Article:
Leucopenia (↓white cell count)
TSH receptor antibody (TRAb)
What clinical signs are extremely specific to Grave’s Disease?
Thyroid acropathy (severe finger clubbing)
Thyroid Bruit (Associated only with large goitres)
A nodular goitre is more likely to present in younger people. TRUE/FALSE
A nodular goitre usually has an insidious onset. TRUE/FALSE?
What type of Goitre may be seen in nodular disease?
Will nodular thyroid disease be TRAb positive or negative?
What is Thyroid Storm? (also known as Thyroid Crisis)
- Respiratory and cardiac collapse
- Exaggerated reflexes
- May require mechanical ventilation
How should Thyroid Storm/crisis be treated?
Lugol’s Iodine, glucocorticoids Propylthiouracil (PTU) β-blockers fluids
When does thyroid storm/crisis usually occur?
Hyperthyroid patients with:
- acute infection/illness
- Recent thyroid surgery
What is the 1st line anti-thyroid drug?
What anti-thyroid drug is used in the first trimester of pregnancy and why?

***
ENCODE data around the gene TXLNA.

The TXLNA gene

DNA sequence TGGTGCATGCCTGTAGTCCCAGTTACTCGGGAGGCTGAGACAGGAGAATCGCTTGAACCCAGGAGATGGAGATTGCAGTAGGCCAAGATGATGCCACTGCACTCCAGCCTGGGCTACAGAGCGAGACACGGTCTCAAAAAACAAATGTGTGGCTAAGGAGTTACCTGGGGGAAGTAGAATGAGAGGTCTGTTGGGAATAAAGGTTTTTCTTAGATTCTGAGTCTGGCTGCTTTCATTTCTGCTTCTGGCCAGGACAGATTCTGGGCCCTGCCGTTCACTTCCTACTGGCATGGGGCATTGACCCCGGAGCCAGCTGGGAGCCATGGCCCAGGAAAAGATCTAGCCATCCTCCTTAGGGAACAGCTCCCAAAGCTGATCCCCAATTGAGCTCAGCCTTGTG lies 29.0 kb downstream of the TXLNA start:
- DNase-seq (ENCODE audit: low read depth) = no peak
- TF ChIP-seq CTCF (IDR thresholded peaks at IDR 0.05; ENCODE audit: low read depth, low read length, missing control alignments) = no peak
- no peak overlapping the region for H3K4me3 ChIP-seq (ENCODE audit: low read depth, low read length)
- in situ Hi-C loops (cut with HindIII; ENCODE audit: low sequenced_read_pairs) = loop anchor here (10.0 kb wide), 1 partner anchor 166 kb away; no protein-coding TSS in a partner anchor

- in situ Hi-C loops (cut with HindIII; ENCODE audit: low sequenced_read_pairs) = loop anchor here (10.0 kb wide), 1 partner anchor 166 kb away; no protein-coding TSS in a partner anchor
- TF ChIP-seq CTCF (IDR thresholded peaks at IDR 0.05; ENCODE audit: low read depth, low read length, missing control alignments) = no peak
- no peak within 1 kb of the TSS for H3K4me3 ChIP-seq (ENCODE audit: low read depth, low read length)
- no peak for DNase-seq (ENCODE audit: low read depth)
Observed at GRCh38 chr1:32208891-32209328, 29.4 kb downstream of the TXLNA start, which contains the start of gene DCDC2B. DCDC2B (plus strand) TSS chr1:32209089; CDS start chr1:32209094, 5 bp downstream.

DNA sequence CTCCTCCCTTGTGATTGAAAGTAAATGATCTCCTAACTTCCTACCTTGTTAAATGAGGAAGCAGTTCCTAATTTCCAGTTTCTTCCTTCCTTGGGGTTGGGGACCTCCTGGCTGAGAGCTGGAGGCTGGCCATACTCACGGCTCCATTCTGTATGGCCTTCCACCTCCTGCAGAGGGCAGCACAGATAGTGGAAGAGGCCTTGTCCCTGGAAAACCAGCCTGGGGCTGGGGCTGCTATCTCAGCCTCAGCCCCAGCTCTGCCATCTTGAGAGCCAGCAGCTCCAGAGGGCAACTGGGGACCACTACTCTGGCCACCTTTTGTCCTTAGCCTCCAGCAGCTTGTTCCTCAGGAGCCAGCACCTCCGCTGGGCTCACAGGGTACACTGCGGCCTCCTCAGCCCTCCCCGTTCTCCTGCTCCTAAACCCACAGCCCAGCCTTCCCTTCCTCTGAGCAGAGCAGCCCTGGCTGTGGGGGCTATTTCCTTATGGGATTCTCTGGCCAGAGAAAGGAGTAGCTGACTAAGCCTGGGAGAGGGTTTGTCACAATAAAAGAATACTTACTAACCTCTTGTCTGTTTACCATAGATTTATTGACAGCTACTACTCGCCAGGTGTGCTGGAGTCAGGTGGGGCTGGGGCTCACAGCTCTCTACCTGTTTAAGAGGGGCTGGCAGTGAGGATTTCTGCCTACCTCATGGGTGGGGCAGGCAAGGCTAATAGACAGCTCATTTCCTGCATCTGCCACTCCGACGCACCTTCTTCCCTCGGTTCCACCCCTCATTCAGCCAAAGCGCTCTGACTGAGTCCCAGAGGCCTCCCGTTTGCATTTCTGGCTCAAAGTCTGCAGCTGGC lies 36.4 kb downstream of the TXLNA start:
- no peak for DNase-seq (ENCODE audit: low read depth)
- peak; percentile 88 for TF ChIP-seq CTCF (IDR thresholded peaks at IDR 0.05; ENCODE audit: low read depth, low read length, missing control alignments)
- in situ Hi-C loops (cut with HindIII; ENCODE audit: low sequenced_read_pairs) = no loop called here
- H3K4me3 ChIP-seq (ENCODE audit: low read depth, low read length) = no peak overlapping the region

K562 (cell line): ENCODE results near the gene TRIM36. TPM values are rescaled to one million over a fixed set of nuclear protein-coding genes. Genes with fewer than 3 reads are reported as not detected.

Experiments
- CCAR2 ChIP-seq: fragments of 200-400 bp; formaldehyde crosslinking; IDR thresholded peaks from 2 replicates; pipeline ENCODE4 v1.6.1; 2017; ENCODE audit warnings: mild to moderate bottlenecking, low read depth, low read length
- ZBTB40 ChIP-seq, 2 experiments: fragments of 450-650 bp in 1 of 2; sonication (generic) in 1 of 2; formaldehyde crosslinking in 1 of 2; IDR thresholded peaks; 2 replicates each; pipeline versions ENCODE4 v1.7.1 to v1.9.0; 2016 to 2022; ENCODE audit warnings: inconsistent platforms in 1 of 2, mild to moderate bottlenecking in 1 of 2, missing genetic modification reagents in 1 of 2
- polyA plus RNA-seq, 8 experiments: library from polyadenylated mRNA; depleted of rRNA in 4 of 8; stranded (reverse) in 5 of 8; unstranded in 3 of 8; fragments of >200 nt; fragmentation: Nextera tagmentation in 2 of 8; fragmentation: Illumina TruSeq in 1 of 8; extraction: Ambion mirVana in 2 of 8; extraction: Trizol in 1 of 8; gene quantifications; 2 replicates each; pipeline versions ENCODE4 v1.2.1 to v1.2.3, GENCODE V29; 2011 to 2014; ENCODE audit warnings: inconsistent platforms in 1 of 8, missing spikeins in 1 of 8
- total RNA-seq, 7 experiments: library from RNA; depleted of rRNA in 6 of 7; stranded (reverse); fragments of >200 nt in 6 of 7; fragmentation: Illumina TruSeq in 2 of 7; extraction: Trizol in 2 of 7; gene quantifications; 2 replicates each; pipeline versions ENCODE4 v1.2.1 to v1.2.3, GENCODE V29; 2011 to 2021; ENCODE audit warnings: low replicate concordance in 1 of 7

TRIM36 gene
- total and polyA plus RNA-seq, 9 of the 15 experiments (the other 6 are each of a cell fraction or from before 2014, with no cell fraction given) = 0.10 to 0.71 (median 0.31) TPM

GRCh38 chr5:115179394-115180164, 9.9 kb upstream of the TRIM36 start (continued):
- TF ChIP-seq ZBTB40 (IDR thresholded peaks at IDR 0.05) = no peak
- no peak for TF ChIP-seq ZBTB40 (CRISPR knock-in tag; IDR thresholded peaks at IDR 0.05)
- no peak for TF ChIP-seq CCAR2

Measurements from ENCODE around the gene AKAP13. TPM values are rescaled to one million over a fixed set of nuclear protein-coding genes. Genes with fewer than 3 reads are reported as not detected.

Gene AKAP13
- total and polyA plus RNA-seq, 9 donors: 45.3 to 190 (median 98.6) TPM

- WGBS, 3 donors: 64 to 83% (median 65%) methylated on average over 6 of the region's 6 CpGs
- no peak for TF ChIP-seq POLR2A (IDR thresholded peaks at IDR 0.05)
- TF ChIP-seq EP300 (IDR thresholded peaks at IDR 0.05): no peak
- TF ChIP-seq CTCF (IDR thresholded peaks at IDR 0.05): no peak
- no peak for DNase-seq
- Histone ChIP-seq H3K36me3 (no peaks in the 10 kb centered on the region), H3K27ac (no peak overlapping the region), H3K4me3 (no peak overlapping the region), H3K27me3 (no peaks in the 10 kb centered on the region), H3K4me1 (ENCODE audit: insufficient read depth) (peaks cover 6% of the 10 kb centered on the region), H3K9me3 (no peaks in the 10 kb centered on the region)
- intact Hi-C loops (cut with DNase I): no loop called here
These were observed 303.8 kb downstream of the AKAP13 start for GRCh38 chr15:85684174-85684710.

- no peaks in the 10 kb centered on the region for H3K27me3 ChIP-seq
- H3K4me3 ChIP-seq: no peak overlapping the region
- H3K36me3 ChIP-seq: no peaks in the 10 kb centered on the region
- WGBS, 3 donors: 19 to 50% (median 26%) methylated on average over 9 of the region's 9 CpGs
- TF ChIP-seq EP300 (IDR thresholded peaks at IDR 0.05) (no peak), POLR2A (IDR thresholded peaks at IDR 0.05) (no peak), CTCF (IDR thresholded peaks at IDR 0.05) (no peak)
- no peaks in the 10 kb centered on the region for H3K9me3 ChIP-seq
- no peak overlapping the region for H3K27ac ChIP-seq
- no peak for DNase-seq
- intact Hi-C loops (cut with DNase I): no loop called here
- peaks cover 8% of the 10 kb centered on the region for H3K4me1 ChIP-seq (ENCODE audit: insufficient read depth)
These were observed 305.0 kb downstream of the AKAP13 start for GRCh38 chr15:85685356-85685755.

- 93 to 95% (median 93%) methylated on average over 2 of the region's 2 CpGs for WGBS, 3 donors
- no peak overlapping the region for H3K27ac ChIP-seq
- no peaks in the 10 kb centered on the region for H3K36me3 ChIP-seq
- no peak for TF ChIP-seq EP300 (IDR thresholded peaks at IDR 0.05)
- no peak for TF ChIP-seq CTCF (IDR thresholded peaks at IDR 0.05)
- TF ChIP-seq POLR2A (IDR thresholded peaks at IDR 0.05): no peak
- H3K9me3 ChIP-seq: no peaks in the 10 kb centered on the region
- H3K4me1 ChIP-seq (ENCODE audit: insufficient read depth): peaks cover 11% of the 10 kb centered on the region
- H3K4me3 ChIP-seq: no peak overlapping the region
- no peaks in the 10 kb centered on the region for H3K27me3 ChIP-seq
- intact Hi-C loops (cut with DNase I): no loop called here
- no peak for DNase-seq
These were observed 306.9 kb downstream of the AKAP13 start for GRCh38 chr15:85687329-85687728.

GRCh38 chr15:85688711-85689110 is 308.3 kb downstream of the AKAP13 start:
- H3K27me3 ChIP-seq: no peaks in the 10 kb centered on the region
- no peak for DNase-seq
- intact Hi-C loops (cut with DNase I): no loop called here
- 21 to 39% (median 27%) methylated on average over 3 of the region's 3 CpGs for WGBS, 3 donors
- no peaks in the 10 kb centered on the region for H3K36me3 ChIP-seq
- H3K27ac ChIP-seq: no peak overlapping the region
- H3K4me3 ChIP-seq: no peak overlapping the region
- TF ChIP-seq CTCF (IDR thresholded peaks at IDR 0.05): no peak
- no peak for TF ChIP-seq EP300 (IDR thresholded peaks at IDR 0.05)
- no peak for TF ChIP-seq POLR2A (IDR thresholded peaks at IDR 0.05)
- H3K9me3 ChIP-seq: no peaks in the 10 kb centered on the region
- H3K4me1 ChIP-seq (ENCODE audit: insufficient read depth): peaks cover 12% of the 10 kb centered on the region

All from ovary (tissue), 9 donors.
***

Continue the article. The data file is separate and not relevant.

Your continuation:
Risk of Carbimazole causing aplasia cutis in early pregnancy
What are the differences between giving Carbimazole and Propylthiouracil?
Once daily dosing
Less side effects
10x more potent
Twice daily dosing
10x less potent
Side effects more common (e.g. liver failure)
What are the main side effects of anti-thyroid drugs?
allergic type reactions – rash, urticaria, arthralgia
Cholestatic jaundice/ Liver failure
What drugs provide immediate relief from thyrotoxic symptoms?
If a patient is asthmatic and cannot tolerate Beta Blockers, what drug should be given instead to manage Thyrotoxic symptoms?
Calcium Channel Blockers
What is Radioiodine used for?
1st choice treatment for relapsed Graves’ disease and nodular thyroid disease
can cause Patient to have HYPOthyroidism
When would a thyroidectomy be indicated?
If radioiodine was contraindicated
What complications can arise during a thyroidectomy?
recurrent laryngeal nerve palsy
What are the most common causes of thyroiditis?
- De Quervain’s/subacute (viral)
- Drug-induced (e.g. amiodarone)
- Acute suppurative thyroiditis (bacterial)
Who is most likely to get Subacute thyroiditis?
Ages 20-50 years
Is subacute thyroiditis usually self limiting?
Over a few months
What is meant by non-thyroidal illness?
impact of intercurrent illness (e.g. severe infection) on the Hypothalamic-Pituitary axis
TSH = suppressed initially then rises during recovery